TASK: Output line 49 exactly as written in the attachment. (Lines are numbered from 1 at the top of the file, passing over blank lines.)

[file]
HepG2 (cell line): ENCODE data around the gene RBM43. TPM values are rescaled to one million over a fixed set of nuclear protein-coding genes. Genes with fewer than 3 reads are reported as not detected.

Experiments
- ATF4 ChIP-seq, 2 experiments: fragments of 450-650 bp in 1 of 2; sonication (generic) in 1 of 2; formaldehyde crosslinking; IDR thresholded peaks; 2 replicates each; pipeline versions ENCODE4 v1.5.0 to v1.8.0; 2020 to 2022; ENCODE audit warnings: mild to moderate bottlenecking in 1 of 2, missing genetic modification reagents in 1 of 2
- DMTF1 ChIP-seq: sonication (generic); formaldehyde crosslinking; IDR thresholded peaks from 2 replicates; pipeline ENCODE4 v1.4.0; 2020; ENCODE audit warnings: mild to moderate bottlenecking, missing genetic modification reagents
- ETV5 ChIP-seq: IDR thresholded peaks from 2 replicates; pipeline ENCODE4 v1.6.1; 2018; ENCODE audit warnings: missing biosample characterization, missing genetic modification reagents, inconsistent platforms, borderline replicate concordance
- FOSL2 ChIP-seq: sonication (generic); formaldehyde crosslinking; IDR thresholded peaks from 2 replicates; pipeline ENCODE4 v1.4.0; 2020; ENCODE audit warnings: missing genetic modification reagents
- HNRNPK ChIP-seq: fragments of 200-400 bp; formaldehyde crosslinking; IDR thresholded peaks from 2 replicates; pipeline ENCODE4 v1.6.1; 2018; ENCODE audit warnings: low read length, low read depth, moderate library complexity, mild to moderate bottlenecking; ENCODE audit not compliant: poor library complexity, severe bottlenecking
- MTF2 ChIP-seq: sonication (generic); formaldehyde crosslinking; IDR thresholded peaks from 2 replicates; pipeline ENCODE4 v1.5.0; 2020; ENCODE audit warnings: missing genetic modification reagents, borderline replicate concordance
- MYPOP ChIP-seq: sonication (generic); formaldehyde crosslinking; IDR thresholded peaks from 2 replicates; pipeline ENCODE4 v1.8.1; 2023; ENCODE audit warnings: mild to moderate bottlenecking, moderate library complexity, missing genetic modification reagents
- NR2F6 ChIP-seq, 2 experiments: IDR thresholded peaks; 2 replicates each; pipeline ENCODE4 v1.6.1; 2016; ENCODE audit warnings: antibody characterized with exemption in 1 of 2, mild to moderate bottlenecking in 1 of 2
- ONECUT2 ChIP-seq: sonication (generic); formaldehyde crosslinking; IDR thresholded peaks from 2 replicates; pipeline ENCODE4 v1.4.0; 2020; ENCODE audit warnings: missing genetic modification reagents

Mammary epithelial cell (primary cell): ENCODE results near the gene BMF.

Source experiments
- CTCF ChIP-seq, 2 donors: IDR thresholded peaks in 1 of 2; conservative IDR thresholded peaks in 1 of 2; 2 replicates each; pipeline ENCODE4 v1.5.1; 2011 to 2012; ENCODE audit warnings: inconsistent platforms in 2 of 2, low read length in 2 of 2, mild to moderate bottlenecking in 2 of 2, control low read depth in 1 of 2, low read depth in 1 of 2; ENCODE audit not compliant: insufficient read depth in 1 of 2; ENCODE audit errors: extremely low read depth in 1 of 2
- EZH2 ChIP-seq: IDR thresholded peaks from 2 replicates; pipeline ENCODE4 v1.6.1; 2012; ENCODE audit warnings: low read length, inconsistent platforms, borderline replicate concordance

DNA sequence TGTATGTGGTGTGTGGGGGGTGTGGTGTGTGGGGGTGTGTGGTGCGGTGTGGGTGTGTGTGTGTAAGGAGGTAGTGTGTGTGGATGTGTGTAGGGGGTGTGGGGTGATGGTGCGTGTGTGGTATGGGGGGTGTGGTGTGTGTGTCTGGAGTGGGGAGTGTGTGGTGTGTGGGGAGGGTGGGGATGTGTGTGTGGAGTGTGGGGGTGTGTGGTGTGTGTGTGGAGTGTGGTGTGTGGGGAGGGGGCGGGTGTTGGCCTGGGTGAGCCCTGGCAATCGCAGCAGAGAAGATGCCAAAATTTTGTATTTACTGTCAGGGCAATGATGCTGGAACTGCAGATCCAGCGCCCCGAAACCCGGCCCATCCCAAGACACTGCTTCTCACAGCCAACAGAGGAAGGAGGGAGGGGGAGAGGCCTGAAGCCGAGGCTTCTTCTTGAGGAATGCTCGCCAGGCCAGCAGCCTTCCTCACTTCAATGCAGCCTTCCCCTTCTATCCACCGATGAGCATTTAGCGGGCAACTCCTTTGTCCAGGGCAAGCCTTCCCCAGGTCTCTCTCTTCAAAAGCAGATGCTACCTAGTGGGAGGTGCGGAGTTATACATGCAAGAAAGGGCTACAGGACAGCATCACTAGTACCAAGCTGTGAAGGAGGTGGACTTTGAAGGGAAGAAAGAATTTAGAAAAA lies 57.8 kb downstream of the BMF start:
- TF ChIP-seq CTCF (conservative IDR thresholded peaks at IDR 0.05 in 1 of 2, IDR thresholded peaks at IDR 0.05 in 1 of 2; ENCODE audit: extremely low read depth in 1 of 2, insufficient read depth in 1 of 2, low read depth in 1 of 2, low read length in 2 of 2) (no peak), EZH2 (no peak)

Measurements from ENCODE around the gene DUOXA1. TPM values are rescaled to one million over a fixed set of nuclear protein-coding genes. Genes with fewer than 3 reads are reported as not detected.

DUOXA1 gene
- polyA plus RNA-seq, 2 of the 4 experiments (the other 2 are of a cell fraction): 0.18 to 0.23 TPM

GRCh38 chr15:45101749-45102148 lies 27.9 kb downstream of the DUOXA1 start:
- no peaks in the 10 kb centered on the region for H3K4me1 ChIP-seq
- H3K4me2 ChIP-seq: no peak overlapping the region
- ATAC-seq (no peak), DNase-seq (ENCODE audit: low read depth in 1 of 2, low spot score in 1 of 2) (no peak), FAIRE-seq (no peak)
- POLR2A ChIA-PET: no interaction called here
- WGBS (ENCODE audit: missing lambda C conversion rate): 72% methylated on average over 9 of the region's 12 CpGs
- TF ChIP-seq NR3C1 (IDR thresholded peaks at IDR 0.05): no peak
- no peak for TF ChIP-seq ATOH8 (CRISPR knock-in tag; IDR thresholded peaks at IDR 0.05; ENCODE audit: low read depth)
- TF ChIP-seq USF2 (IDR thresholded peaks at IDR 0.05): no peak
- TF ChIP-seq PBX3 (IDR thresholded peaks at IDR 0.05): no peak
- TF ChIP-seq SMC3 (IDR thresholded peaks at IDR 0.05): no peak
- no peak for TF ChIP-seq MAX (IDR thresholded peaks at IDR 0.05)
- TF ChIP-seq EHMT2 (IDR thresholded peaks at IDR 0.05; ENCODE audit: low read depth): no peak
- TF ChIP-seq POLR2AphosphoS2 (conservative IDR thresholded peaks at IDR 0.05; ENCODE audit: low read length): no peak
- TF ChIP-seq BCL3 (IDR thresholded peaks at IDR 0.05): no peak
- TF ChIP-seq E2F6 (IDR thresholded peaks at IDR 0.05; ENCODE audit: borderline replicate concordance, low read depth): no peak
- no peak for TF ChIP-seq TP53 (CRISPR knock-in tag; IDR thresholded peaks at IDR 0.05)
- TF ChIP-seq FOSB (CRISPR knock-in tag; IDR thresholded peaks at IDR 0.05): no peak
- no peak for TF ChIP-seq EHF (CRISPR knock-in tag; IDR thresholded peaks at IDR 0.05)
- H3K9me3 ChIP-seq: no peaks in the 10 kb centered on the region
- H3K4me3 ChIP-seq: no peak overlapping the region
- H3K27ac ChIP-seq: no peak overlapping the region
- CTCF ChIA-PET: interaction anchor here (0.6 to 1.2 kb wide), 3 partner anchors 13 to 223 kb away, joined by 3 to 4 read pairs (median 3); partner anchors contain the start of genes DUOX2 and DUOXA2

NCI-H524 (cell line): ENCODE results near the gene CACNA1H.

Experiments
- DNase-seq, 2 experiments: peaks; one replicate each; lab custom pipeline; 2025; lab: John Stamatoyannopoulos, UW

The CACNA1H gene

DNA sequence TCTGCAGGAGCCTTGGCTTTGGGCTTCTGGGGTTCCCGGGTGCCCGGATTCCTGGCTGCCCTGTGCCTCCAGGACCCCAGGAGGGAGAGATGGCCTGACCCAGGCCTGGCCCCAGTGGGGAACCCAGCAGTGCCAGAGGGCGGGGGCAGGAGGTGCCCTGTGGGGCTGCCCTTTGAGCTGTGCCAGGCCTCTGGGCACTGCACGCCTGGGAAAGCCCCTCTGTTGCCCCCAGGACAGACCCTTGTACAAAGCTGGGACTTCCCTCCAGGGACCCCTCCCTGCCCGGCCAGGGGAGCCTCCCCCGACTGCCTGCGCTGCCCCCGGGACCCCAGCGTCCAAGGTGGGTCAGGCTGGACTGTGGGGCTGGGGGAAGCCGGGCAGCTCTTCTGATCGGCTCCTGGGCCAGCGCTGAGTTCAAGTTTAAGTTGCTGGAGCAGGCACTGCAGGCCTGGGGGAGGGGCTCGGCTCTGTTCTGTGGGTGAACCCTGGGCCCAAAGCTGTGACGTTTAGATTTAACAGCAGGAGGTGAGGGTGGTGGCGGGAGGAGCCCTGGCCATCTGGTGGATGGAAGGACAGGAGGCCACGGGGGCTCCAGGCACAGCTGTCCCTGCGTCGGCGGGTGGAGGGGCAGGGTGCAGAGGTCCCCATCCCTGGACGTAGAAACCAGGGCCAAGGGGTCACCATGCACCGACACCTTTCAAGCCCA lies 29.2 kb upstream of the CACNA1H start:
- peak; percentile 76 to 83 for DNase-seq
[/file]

- peak; percentile 76 to 83 for DNase-seq